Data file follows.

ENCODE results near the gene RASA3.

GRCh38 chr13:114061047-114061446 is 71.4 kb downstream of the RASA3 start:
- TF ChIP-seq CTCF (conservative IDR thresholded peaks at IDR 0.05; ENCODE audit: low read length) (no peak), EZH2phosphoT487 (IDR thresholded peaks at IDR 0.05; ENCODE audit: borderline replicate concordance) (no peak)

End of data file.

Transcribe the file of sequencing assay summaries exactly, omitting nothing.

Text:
ENCODE results near the gene RASA3.

GRCh38 chr13:114061047-114061446 is 71.4 kb downstream of the RASA3 start:
- TF ChIP-seq CTCF (conservative IDR thresholded peaks at IDR 0.05; ENCODE audit: low read length) (no peak), EZH2phosphoT487 (IDR thresholded peaks at IDR 0.05; ENCODE audit: borderline replicate concordance) (no peak)